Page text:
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Diabetes. 2006 Aug;55(8):2159-70.

Liver-specific inhibition of ChREBP improves hepatic steatosis and insulin resistance in ob/ob mice.

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D├ępartement d'Endocrinologie, Institut Cochin, M├ętabolisme et Cancer, 24 rue du Faubourg St. Jacques, Paris 75014, France.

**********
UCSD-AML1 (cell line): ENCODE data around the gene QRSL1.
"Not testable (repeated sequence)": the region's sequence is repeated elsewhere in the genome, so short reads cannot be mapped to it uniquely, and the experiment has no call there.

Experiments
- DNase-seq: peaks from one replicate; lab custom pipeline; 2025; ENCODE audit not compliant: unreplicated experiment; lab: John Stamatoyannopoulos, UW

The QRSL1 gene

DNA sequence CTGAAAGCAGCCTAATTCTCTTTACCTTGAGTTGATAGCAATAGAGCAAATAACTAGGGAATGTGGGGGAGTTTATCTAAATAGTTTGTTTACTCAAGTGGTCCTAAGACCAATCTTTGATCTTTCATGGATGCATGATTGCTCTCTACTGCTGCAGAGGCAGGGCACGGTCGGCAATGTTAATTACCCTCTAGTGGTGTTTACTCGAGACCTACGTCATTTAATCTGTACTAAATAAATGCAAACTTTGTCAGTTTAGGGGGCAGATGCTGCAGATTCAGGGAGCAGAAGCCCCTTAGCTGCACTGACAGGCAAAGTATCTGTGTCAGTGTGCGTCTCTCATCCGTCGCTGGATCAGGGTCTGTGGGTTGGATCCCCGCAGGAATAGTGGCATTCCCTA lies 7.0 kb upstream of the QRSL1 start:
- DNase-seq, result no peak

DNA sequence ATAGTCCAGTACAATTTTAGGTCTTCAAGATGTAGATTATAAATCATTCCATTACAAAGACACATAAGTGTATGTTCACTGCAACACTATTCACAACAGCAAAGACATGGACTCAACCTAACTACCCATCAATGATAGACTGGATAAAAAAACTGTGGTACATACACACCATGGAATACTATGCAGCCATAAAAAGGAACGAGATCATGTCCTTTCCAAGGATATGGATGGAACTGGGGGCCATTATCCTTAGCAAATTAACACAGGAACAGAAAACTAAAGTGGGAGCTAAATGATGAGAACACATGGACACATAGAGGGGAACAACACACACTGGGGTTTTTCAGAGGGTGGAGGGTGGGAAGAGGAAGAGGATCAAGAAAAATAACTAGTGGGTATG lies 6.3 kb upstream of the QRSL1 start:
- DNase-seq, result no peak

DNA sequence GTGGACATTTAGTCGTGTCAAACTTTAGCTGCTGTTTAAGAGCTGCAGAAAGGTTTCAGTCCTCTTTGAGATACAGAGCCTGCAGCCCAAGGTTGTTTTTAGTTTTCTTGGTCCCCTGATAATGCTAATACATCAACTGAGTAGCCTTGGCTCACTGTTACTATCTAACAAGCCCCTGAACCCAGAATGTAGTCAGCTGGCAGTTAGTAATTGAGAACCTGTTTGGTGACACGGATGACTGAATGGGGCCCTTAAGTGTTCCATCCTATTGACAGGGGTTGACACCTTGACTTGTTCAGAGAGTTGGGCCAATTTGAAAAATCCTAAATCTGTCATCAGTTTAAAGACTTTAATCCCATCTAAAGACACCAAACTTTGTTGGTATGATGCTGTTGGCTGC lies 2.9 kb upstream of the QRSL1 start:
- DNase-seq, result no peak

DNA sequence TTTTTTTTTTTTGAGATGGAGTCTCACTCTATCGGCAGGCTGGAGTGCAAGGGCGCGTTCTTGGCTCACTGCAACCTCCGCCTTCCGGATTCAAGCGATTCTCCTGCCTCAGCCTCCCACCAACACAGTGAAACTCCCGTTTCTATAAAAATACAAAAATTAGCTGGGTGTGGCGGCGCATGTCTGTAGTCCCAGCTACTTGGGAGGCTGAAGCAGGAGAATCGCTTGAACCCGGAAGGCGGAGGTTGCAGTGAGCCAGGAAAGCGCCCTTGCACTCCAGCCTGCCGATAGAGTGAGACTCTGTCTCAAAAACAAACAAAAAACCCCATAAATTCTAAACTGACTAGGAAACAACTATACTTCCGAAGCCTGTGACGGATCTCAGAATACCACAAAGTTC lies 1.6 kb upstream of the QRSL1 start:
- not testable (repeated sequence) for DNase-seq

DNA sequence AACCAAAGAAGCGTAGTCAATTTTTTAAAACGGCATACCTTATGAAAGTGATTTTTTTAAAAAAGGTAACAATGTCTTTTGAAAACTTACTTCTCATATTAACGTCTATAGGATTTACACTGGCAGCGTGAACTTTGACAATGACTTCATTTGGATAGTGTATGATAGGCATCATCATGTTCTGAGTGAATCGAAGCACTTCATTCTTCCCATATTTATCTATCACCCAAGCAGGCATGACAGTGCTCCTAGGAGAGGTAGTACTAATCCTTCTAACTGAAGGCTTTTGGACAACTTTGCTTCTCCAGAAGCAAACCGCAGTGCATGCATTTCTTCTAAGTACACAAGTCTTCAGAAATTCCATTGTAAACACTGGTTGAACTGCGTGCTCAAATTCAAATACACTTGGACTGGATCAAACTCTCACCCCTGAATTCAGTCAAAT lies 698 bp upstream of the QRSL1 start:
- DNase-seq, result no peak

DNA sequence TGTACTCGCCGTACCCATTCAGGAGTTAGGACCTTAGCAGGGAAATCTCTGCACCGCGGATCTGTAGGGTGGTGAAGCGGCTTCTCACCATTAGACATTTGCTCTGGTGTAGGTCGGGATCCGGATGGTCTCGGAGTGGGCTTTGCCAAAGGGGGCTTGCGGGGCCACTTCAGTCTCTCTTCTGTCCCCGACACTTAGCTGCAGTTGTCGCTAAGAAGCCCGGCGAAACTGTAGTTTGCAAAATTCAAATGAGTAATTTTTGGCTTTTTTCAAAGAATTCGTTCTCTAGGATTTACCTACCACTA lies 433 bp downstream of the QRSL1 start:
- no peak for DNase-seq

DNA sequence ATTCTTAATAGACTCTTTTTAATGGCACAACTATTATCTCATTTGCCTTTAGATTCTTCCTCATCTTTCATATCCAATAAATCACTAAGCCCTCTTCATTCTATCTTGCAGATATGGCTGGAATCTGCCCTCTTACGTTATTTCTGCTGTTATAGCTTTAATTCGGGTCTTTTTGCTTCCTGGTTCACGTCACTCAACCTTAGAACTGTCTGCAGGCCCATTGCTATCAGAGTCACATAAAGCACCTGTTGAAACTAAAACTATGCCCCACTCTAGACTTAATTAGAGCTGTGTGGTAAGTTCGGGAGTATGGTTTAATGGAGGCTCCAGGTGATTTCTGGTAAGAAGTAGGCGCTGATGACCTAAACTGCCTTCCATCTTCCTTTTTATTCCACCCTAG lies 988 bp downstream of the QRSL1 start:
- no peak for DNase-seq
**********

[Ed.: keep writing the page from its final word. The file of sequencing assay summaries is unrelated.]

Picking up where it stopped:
Obesity is a metabolic disorder often associated with type 2 diabetes, insulin resistance, and hepatic steatosis. Leptin-deficient (ob/ob) mice are a well-characterized mouse model of obesity in which increased hepatic lipogenesis is thought to be responsible for the phenotype of insulin resistance. We have recently demonstrated that carbohydrate responsive element-binding protein (ChREBP) plays a key role in the control of lipogenesis through the transcriptional regulation of lipogenic genes, including acetyl-CoA carboxylase and fatty acid synthase. The present study reveals that ChREBP gene expression and ChREBP nuclear protein content are significantly increased in liver of ob/ob mice. To explore the involvement of ChREBP in the physiopathology of hepatic steatosis and insulin resistance, we have developed an adenovirus-mediated RNA interference technique in which short hairpin RNAs (shRNAs) were used to inhibit ChREBP expression in vivo. Liver-specific inhibition of ChREBP in ob/ob mice markedly improved hepatic steatosis by specifically decreasing lipogenic rates. Correction of hepatic steatosis also led to decreased levels of plasma triglycerides and nonesterified fatty acids. As a consequence, insulin signaling was improved in liver, skeletal muscles, and white adipose tissue, and overall glucose tolerance and insulin sensitivity were restored in ob/ob mice after a 7-day treatment with the recombinant adenovirus expressing shRNA against ChREBP. Taken together, our results demonstrate that ChREBP is central for the regulation of lipogenesis in vivo and plays a determinant role in the development of the hepatic steatosis and of insulin resistance in ob/ob mice.

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